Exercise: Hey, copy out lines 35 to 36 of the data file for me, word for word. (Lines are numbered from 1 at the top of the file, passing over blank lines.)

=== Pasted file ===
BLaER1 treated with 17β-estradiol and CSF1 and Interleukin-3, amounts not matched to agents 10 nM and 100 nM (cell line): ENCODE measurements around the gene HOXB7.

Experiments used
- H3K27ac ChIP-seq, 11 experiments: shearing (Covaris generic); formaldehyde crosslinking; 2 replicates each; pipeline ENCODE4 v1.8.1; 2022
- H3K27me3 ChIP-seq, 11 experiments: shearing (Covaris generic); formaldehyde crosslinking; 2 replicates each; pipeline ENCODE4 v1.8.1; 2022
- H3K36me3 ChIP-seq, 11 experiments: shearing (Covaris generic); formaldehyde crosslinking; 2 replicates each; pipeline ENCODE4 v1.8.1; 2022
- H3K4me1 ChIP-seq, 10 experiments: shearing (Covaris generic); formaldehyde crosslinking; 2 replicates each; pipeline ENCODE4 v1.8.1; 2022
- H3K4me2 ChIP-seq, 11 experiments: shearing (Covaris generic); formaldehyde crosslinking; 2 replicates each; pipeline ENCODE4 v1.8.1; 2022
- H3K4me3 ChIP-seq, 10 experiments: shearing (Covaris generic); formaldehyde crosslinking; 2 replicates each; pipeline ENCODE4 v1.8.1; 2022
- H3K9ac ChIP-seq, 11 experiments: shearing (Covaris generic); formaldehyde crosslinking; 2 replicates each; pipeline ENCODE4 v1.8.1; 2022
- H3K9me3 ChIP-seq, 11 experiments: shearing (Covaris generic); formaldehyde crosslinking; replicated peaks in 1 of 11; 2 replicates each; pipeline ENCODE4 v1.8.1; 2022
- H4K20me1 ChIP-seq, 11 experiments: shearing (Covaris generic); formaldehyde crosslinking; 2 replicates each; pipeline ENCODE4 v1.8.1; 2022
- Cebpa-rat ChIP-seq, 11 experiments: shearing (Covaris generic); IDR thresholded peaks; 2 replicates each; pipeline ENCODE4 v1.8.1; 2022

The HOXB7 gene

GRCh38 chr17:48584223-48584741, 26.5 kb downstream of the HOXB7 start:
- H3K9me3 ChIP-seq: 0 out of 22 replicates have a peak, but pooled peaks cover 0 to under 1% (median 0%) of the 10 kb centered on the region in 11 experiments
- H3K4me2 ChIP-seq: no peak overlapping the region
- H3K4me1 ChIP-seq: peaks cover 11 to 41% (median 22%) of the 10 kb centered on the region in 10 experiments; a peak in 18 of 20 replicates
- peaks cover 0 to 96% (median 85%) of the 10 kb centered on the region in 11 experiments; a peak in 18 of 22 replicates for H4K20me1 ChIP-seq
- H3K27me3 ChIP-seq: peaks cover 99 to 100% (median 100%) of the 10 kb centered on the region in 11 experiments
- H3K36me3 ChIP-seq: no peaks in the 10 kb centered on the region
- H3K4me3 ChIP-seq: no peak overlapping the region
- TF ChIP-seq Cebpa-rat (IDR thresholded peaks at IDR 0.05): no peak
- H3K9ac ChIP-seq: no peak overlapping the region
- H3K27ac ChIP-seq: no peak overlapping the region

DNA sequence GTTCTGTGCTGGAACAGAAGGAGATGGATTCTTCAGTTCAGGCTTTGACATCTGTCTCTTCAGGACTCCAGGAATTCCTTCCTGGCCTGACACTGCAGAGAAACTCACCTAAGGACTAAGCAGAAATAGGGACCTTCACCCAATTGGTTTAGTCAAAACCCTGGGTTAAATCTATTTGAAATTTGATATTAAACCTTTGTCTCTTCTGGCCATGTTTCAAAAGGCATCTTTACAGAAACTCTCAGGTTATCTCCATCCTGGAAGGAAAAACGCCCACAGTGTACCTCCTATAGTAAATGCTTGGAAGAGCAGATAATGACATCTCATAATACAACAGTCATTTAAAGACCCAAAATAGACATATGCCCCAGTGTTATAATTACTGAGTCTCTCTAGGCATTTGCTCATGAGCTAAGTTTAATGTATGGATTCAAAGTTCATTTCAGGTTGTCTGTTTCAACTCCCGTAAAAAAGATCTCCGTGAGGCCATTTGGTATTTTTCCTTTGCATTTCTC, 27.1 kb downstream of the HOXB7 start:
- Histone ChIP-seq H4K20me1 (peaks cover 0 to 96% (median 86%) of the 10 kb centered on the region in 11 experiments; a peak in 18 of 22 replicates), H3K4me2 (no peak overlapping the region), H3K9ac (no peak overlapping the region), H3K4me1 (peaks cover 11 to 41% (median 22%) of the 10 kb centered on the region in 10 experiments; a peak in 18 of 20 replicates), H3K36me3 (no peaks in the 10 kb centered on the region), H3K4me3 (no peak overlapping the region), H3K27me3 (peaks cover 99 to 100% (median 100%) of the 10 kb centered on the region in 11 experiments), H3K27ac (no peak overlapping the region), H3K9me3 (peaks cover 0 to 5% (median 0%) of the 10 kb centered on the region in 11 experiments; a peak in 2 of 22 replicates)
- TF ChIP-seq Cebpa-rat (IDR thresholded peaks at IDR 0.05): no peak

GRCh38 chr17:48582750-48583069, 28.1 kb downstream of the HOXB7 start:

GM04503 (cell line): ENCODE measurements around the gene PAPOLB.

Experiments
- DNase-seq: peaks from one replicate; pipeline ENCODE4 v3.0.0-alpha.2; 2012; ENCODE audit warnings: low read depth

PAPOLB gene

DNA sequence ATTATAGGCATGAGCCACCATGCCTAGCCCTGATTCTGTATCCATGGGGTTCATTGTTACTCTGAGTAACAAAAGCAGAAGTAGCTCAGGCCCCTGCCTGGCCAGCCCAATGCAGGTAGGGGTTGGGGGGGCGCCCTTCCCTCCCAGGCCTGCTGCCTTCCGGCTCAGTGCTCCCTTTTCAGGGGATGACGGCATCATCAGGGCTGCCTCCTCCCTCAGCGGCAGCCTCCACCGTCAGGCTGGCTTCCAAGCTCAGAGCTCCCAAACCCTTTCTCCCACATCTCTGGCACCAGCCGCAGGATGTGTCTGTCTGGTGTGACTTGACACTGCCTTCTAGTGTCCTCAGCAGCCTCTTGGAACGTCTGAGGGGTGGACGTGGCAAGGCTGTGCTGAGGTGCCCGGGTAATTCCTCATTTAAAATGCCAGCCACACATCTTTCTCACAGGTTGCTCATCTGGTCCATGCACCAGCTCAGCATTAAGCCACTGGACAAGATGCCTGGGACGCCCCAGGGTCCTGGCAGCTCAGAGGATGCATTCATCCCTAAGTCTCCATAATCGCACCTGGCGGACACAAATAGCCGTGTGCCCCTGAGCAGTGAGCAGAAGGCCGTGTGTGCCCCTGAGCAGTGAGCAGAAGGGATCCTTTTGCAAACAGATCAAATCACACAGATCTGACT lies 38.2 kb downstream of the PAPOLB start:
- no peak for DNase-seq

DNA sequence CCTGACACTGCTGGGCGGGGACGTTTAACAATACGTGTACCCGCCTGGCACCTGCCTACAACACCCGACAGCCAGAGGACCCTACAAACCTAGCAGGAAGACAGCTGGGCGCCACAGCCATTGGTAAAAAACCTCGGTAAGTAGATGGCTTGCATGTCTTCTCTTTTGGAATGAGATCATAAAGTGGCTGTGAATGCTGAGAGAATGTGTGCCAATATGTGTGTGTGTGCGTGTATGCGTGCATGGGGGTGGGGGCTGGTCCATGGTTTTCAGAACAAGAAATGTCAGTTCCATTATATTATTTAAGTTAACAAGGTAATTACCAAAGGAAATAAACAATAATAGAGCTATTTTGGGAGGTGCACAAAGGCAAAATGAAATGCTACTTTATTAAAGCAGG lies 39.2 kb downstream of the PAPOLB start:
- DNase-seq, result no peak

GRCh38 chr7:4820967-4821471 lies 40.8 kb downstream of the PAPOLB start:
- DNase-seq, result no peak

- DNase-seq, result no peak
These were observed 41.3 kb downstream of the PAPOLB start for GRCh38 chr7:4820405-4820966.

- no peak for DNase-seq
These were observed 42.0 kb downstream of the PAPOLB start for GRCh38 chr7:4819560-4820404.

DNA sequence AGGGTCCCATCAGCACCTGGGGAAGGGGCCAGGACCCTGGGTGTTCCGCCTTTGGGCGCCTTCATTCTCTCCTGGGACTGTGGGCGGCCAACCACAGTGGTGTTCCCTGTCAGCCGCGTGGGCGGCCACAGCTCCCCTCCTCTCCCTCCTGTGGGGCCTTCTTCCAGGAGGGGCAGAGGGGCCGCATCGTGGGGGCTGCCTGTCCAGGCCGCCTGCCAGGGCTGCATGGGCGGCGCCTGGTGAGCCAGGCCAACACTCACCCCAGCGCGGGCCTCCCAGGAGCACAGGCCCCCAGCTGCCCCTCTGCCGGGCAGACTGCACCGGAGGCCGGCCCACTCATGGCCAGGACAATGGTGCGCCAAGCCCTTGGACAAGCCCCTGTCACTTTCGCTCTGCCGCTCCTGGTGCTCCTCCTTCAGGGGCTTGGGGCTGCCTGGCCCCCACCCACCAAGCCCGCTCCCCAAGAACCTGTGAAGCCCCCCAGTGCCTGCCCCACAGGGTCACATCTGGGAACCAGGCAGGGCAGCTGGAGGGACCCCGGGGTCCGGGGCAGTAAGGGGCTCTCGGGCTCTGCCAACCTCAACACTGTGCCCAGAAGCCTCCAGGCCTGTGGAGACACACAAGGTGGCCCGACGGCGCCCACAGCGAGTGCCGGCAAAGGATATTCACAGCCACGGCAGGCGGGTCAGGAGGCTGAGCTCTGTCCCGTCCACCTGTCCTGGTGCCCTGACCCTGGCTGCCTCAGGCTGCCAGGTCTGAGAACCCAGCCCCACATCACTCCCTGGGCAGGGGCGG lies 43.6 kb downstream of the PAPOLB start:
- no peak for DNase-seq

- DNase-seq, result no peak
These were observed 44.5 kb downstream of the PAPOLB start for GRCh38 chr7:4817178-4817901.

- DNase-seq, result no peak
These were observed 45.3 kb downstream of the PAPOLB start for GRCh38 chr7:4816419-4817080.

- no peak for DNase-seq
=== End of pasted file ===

DNA sequence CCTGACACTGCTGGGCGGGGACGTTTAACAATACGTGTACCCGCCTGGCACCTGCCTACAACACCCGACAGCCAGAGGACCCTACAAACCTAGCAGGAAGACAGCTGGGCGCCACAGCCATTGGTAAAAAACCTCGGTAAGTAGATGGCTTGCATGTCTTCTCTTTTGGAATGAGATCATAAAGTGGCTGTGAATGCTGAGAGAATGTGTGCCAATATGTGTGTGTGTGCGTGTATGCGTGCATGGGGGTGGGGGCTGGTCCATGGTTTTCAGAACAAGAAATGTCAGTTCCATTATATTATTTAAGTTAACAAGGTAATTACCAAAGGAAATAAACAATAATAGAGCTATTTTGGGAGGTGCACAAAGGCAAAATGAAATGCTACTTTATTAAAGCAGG lies 39.2 kb downstream of the PAPOLB start:
- DNase-seq, result no peak